The age assessment process is long, tiring and costly – both in monetary terms but, more significantly, for the child who often struggles to understand why they are not being believed, why they are being left to live without support in adult accommodation and why they cannot access education. Their asylum claims are often on hold pending the determination of age, sometimes meaning that by the time their age is determined they have already turned 18 and their asylum claims are decided on the basis that they are now an adult without the additional protections and safeguards afforded to children. They often also miss out on mainstream education if their age dispute is not resolved before they turn 16. One young person upon being asked how he felt to have his age finally accepted stated ‘happy and sad at the same time, knowing we have been waiting a long time and part of our life is wasted’.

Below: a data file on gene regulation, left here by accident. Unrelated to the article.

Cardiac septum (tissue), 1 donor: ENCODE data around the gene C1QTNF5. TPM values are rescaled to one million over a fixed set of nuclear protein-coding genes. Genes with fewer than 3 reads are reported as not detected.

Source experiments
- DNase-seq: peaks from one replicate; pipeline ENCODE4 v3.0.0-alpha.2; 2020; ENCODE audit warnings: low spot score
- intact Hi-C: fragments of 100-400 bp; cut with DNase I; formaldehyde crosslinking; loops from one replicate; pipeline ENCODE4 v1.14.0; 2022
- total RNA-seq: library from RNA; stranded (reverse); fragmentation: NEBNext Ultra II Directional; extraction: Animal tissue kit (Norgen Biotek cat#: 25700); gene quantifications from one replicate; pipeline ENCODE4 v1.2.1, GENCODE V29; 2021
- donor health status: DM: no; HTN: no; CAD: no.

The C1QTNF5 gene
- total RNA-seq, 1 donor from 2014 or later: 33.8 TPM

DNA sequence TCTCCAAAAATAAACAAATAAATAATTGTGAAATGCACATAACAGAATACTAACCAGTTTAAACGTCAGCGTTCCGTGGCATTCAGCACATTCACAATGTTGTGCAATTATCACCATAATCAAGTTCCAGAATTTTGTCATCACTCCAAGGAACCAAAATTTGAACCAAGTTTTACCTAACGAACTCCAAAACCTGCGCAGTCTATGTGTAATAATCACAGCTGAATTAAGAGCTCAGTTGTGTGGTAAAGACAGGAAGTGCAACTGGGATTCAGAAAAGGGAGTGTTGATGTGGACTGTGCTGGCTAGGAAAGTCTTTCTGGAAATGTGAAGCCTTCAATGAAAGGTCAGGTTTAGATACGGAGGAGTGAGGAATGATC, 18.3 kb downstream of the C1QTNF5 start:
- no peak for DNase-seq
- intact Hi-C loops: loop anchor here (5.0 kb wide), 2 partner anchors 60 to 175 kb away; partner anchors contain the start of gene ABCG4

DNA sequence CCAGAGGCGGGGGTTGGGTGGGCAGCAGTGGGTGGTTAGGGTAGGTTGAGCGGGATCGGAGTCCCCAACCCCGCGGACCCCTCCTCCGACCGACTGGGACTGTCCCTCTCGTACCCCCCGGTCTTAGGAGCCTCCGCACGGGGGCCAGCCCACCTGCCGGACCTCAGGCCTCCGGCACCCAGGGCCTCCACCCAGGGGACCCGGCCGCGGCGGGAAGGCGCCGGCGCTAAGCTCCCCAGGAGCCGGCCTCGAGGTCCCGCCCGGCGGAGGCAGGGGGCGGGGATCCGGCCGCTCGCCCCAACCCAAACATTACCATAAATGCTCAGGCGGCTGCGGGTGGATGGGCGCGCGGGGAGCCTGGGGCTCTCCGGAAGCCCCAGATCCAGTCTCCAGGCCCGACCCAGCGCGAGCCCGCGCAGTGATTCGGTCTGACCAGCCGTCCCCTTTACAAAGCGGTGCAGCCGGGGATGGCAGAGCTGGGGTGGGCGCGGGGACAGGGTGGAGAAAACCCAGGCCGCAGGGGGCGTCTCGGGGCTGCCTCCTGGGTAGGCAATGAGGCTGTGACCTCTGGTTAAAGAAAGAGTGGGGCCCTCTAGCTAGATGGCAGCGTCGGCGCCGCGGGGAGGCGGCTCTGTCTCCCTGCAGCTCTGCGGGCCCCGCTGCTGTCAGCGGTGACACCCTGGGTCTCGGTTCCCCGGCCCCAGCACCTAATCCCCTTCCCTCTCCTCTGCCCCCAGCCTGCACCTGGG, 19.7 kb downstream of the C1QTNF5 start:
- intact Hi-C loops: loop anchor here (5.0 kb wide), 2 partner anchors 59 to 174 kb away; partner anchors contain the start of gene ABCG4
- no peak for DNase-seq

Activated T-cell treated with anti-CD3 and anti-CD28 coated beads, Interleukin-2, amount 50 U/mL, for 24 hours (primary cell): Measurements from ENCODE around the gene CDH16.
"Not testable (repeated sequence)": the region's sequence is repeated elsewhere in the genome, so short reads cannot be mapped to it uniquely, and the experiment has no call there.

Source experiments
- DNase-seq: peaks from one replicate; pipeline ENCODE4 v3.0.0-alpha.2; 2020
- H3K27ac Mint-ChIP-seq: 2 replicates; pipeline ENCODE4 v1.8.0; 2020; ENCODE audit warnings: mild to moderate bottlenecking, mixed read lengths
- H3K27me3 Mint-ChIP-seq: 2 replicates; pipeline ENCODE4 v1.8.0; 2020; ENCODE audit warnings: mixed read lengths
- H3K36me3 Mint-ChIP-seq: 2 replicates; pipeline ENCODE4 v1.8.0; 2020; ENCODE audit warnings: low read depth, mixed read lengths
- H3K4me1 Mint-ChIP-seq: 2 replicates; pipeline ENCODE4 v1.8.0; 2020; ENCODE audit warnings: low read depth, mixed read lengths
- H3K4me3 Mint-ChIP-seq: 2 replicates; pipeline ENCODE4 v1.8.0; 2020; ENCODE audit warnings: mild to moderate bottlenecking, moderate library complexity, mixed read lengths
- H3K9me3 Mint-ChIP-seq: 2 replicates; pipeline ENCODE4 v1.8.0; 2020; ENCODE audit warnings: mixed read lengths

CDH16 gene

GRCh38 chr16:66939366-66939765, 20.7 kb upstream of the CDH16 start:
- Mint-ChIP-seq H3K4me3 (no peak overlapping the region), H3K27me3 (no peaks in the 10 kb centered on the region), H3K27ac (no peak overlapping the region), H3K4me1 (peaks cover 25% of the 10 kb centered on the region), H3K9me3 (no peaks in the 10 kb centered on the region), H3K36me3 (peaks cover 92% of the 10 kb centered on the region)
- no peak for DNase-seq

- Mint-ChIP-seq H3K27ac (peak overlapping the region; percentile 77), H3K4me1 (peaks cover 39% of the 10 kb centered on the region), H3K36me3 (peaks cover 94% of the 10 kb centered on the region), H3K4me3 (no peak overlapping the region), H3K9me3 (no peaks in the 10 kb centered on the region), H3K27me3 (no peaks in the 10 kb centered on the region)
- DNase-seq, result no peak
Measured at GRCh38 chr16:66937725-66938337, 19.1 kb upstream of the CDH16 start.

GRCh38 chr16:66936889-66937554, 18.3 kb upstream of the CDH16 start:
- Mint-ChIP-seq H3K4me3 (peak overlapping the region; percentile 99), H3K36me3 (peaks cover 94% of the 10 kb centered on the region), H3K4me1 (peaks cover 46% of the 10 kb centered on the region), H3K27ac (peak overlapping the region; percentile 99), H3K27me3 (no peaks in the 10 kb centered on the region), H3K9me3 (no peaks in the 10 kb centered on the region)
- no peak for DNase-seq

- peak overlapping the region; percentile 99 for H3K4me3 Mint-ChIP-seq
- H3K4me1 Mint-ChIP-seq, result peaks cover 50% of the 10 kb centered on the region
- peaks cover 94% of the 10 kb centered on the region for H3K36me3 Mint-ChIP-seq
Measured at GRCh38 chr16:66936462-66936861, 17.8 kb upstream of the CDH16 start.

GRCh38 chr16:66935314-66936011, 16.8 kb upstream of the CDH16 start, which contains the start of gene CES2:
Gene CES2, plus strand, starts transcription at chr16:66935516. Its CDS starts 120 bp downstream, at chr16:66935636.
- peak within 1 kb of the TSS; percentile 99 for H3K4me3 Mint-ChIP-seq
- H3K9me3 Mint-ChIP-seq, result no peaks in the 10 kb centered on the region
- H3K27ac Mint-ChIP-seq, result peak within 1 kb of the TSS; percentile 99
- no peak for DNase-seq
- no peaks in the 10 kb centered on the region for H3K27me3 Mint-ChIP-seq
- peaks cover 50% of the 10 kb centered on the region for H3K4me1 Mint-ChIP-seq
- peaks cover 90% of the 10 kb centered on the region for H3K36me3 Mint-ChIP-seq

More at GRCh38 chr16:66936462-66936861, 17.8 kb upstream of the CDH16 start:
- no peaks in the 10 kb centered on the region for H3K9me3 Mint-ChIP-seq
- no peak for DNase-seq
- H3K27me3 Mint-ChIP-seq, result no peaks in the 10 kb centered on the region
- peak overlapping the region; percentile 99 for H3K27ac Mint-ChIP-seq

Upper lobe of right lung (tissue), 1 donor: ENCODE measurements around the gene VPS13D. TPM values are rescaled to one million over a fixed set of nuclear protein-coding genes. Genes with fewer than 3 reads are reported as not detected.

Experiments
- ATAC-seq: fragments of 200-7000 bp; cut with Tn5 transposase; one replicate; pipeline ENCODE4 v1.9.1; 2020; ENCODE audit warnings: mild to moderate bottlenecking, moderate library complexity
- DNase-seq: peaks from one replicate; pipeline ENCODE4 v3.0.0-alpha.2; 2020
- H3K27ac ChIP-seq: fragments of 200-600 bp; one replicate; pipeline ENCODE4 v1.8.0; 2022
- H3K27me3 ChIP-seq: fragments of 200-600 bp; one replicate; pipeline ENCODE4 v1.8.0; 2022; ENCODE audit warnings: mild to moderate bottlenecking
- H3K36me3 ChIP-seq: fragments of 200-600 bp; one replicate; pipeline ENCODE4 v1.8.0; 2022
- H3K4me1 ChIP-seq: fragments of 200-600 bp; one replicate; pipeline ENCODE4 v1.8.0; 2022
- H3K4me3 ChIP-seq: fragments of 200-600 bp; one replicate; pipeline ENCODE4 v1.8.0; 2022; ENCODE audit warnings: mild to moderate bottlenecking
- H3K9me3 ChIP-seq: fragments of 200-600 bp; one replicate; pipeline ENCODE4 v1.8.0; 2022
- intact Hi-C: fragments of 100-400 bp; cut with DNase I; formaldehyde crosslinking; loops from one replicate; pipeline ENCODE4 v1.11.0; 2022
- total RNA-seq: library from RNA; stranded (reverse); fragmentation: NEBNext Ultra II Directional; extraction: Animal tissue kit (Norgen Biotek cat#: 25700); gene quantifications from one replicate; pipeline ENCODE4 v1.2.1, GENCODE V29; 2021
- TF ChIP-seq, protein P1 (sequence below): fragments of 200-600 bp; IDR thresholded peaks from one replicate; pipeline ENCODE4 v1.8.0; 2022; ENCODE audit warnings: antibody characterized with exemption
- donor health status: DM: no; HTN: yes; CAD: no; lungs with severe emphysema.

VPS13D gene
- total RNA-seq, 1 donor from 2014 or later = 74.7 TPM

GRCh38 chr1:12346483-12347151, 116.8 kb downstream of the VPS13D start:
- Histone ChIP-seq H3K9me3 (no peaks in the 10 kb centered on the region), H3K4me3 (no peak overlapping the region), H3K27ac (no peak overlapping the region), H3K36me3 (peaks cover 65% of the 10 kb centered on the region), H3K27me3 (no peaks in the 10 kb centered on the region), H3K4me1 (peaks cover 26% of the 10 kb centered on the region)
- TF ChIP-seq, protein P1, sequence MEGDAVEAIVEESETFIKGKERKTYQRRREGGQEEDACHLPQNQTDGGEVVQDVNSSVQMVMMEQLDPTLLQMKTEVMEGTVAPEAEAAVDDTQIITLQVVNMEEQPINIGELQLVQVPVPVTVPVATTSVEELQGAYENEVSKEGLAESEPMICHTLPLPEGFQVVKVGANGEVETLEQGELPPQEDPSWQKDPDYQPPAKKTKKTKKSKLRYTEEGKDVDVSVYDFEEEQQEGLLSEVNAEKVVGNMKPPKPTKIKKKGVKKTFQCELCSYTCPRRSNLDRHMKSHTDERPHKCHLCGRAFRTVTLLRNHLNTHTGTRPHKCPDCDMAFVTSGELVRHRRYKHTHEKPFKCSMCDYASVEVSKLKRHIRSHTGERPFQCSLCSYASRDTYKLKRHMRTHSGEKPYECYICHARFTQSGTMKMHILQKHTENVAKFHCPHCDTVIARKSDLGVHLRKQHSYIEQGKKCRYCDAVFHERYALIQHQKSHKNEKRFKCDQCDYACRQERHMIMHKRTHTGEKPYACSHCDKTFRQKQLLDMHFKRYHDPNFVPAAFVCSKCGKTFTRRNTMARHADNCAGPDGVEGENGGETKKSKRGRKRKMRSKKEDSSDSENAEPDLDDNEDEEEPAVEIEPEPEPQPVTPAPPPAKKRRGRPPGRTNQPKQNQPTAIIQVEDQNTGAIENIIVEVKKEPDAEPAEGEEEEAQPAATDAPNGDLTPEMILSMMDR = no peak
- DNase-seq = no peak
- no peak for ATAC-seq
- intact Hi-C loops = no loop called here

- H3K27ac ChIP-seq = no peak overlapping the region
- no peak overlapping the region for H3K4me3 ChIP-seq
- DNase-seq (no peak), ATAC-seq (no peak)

These young people have been through traumatic journeys seeking safety in the UK and are met with disbelief and a lack of support. The question that needs asking is why are local authorities carrying out so many age assessments? According to the asylum statistics for 2018 the number of age-dispute cases increased by more than one fifth (22%) last year.

We suspect the figures are higher as these stats do not include those deemed to be an adult by the Home Office on the basis of physical appearance and/or demeanour. We are also concerned that the figures do not include children who may be briefly assessed by local authorities or where the Home Office have not been informed of an age assessment having taken place. Why the increase? There seems to be a general culture of disbelief fuelled by adverse publicity in the media about old men claiming to be children. The young people we see are not old men with wrinkles and grey hair.

The guidance is clear that assessments should only be carried out where there is reason to doubt the child’s age and that, owing to the inherent risks and safeguarding concerns of leaving children to navigate the adult asylum system alone, they should always be afforded the benefit of the doubt where definitive evidence is not available (see here).

This culture of disbelief and practice of regularly age assessing children is a serious safeguarding risk. It is damaging the lives of already vulnerable and isolated children and missing out on the potential of nurturing some truly remarkable children who are real assets to society.